If it would take a final proof thatvideo and computer games in the U.S., unlike us, have a place in themiddle of society, then it delivers the QuakeCon. How many times inprevious years is also the 16th Edition of America's largest LANparty at the Hilton Anatole place, a sprawling hotel and eventcomplex, ten minutes from downtown Dallas. over the long weekend atthis fourth to 7 August populate not only computer game nearly 10,000fans in a refreshing 18 degrees cooled-down maze of endless corridorsand spacious halls (outside Texas has been suffering for weeks ondaily heat records of 40 degrees or more).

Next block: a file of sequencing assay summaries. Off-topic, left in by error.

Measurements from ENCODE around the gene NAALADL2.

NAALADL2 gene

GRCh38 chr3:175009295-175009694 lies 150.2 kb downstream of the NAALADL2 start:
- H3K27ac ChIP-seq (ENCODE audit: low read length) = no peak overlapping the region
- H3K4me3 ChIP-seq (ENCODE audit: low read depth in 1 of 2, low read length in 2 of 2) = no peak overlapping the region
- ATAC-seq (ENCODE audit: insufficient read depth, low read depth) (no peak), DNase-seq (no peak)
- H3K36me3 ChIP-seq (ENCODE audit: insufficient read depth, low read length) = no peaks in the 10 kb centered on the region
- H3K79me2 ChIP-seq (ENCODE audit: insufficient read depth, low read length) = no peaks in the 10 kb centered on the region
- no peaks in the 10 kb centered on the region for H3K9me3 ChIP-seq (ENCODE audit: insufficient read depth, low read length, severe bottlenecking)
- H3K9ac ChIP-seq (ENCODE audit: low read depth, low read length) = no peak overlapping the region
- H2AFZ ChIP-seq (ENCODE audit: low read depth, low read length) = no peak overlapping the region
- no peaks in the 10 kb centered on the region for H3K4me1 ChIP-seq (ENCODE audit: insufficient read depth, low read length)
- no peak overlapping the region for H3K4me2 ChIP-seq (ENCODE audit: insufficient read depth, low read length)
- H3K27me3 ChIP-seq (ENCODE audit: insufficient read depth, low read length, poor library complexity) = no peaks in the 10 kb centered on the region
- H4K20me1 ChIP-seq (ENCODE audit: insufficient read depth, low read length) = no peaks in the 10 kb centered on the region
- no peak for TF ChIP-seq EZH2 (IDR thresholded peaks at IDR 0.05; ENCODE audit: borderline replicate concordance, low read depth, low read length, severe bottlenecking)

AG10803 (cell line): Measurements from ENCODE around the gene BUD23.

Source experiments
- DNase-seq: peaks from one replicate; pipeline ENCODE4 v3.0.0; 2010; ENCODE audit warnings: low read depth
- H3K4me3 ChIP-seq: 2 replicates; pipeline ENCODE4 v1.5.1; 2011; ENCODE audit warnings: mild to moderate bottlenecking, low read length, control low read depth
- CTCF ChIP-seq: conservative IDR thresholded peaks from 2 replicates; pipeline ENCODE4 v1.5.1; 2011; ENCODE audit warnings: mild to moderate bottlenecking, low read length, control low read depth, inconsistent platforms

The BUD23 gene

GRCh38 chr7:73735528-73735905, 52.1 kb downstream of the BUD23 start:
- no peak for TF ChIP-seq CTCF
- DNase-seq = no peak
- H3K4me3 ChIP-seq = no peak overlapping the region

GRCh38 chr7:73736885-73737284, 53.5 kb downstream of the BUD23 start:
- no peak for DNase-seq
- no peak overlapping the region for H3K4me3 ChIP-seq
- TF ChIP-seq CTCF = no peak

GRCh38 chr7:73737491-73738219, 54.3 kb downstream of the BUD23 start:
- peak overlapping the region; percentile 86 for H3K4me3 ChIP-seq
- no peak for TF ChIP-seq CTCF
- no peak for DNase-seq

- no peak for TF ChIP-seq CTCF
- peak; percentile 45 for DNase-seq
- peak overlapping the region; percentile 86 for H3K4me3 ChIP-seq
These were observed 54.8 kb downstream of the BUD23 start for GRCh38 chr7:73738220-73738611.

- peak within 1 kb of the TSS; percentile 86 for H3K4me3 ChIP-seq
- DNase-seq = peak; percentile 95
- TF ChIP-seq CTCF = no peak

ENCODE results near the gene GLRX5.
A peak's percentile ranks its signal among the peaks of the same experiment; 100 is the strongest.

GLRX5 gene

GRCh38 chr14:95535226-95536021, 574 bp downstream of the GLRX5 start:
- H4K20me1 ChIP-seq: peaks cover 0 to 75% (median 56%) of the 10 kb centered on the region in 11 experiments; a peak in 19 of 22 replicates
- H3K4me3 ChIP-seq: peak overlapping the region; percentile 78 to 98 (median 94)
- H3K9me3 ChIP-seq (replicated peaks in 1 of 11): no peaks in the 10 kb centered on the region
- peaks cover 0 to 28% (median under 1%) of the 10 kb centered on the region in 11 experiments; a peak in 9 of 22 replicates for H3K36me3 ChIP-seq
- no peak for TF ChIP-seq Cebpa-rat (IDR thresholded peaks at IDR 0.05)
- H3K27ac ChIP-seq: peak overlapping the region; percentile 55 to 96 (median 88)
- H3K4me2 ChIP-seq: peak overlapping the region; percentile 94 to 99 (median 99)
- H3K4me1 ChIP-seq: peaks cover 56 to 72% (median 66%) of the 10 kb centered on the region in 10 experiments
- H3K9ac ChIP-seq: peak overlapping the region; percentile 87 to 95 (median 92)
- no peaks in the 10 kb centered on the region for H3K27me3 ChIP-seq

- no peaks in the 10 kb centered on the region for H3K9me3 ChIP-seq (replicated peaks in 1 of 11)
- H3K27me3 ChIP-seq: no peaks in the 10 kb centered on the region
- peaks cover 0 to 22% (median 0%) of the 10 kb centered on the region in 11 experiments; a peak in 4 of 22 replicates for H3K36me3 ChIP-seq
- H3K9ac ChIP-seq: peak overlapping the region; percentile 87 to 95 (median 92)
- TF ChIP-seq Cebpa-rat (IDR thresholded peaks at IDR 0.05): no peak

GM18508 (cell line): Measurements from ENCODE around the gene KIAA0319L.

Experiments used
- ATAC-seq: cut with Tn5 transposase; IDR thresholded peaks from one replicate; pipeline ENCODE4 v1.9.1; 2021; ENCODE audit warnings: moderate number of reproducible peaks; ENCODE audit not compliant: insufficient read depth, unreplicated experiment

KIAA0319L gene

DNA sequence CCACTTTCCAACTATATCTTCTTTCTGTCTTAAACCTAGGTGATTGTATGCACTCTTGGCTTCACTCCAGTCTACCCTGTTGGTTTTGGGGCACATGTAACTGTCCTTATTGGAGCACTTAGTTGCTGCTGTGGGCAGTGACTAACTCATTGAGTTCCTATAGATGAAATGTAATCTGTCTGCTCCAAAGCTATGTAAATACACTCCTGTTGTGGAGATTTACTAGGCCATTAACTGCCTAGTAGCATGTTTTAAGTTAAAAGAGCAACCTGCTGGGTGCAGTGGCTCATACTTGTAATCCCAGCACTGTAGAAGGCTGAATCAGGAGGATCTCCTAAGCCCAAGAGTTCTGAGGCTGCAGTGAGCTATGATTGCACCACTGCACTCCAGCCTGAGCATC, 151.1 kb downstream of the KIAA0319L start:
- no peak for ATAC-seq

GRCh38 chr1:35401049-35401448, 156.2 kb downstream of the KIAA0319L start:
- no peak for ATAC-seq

The countless ballrooms and meetingrooms are also still used by cosmetic conferences, weddings and thevociferous Dallas Dance Tournament. Groups turn up the teens andladies in evening dress to meet here so gamers and nerds of all sizesand ages, mostly dressed in sneakers, shorts, and game-Shirts -worlds collide. But nobody is bothered by the other, no one shakeshis head in wonder. Not even when the uniformed bellhop rolls hisluggage carts two sixteen-year-LAN computer screens and their gueststo the LAN area.

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Most surprising to German eyes, however, the composition of theaudience's QuakeCon: Although male visitors between the ages of 15 to25 are in the majority.But the event is also attended by severalfamilies. Father, mother and child come up with a wheelbarrow full ofequipment and while Papa Quake Live zockt, has fun with MamaMinecraft and the little one with WoW . There is no age limit for theevent's not, minors still need the signature of the parents if theywant to stick here to four days at a time on the computer.